We are pleased to publish the first iteration of our investment strategy which seeks to identify the areas where Big Society Capital’s resources - our time and investment capital - can be most catalytic and help improve people’s lives as they age.
On her recent trip to New York, our Investment Manager Karen Ng has met up with Ana Stefancic, a Housing First (HS) expert and researcher at Columbia University. Ana shares her experiences from implementing and researching HF for almost two decades.
This is the second in a series of updates about our work to support underserved small enterprises in disadvantaged areas across the UK through community investment. We set out a five-year vision for community investment which has been developed collectively by the enterprise lending Community Development Finance Institutions (CDFIs).
In 2016, we produced our first comprehensive estimate of the size and composition of social investment in the UK. Two years on, we’ve updated the central data in this report for the end of 2017 and highlight some emerging trends.
We launched Big Society Capital’s new strategy a year ago. It included a commitment to focus on using social investment to support early action to prevent problems. In that year, what have we done to make progress in this area?
Far too many children educated outside mainstream schools are failed by the system. Our Head of Strategy Stephen Muers looks at a new report that highlights social investment could be part of the solution
Big Society Capital launched a range of initiatives earlier this year to support community lenders to reach more underserved small enterprises in disadvantaged areas across the UK – these initiatives included the provision of socially motivated capital, building evidence, and convening stakeholders. This blog is the first in a series of updates on the progress made to date.
We often get asked what the differences are between the various tax reliefs available to charities and social enterprises. This is why, together with Bates Wells Braithwaite (BWB), we are pleased to publish A Simple Guide to Tax Reliefs. As well as covering the relatively new Social Investment Tax Relief (SITR), it also covers SEIS, EIS, CITR, IFISAs and Gift Aid.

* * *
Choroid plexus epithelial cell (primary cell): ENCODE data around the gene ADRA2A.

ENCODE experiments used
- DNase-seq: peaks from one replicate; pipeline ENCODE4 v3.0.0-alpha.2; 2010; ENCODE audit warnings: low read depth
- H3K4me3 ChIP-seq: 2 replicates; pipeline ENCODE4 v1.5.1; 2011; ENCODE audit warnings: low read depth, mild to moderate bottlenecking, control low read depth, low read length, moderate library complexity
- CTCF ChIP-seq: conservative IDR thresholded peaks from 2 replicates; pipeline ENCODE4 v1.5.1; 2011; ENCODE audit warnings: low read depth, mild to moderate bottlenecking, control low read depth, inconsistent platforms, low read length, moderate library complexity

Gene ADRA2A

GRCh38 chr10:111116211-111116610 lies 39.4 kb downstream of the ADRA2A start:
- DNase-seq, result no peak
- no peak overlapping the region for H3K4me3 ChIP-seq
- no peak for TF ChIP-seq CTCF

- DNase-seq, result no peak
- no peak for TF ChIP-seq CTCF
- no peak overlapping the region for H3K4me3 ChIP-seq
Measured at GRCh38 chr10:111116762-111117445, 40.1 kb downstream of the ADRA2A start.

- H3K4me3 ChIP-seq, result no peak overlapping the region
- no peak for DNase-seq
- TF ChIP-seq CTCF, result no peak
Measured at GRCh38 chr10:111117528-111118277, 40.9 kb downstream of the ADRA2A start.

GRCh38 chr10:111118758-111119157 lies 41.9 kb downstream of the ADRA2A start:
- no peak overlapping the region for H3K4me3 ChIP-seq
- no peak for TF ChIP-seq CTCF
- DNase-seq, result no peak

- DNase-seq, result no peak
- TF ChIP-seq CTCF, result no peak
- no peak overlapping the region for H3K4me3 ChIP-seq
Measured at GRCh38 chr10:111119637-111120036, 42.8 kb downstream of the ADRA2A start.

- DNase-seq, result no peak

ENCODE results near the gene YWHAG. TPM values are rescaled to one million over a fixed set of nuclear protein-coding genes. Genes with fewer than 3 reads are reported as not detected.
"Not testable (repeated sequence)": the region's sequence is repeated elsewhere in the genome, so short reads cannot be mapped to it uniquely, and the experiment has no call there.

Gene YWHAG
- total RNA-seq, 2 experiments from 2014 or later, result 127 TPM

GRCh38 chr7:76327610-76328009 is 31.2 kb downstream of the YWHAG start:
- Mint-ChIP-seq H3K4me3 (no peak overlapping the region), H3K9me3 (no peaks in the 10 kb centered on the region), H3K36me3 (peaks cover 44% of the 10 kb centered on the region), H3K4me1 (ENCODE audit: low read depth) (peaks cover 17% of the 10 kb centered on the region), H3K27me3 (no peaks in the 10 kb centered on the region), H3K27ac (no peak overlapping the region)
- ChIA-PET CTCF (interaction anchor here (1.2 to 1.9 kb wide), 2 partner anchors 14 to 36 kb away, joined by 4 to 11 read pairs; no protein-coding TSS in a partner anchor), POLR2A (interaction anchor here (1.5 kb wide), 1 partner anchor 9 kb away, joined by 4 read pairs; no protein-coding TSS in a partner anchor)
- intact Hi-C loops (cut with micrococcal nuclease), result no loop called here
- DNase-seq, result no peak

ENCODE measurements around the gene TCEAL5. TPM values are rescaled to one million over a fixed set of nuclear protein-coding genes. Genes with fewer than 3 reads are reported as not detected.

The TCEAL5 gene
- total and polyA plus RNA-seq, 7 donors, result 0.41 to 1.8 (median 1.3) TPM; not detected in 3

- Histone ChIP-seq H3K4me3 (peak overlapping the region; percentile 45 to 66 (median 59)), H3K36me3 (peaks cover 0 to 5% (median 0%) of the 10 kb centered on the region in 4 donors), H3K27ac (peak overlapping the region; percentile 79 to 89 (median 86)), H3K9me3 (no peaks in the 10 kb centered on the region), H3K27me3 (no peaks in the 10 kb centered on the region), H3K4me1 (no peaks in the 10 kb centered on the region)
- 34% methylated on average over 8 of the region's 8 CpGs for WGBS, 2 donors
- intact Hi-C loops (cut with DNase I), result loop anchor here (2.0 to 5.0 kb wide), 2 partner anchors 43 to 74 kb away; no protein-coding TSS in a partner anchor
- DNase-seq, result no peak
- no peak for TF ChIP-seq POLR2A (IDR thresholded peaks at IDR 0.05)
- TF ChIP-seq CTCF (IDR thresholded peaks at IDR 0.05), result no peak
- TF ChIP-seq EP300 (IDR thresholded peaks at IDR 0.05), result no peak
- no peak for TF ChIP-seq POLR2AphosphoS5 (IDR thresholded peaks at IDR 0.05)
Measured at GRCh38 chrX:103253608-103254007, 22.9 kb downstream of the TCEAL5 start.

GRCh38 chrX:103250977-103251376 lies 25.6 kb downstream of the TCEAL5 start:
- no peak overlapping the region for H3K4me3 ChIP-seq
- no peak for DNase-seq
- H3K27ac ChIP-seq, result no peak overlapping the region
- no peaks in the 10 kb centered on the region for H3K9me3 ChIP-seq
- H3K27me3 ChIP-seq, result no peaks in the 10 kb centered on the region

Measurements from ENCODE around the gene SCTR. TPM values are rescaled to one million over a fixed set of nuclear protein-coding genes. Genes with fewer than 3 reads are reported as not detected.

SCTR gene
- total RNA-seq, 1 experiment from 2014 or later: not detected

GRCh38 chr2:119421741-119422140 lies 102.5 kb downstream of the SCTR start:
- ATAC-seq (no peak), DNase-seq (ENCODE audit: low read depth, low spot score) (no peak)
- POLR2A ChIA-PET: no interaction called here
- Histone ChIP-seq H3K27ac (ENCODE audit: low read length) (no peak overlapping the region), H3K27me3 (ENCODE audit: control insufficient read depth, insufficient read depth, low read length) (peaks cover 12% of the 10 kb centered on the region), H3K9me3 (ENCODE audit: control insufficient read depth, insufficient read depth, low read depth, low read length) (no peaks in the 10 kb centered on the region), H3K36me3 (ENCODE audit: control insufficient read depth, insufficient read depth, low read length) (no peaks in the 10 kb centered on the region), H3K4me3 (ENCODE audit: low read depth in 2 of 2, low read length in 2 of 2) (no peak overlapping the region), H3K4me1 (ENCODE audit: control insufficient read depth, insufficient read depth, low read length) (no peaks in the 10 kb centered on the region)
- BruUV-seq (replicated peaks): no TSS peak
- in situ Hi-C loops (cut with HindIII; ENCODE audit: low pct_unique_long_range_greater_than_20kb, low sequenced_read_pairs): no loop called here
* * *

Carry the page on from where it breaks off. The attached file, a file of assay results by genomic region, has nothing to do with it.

In the third article of our “Innovation in Homes” series, Karen Ng, Investment Manager at Big Society Capital, has asked entrepreneurs from The Young Foundation’s Reimagining Rent programme to share their learnings from building ventures to improve the Private Rented Sector (PRS). If you are interested about innovations within PRS, you can also read Karen's previous interview with Nationwide Foundation here.
James Burrows, Investment Director at Big Society Capital, gives an overview of how we are approaching our work in supporting communities across the UK, seeking to learn from the work of others over many years. This is the first in a series of posts seeking to share lessons and insights from our own work in this area as well as others – partners and colleagues. For more on what we are up to in this strand of our work please see our website, with more updates to come.
For Small Charity Week we’re celebrating the contribution that small charities make to all our lives. 97% charities have income less than £1m and an important focus of our work is on how social investment can be a useful tool for them.
As part of our campaign to raise awareness about Social Investment Tax Relief (SITR), we teamed up with social enterprise Breadshare to show just how simple it is. If you don’t know about SITR or not sure how it works, Breadshare’s chief baker explains literally by using his loaf!
I think it’s often surprising how many people have a mobility issue – more than 1 billion people in the world have some form of disability, which is around 15% of the world population. In the UK the estimate is around 10% of the population and 18% in the US. But this community is often ignored by entrenched industries.
Big Society Capital is actively looking for partners to co-develop investment solutions to provide homes for people in need. My interview with Bridget Young (Programme Manager at the Nationwide Foundation) is the second blog in the “Innovation in Homes” series, where I will be highlighting innovative initiatives and partnerships that we have come across. Read my previous interview with London Ventures here.
Last October, the Skoll Centre for Social Entrepreneurship launched Skoll Academy, a six-week long skills workshop series equipping participants with practical innovation skills to affect social and environmental change. We worked with Big Society Capital to analyse social investment models to address domestic violence in the UK. This blog is an overview of our findings and suggestions.
City of London Corporation has recently launched a new report showing how its Social Investment Fund is changing the lives of thousands of people across the UK including ex-offenders, homeless and those with disabilities. Read the full report here.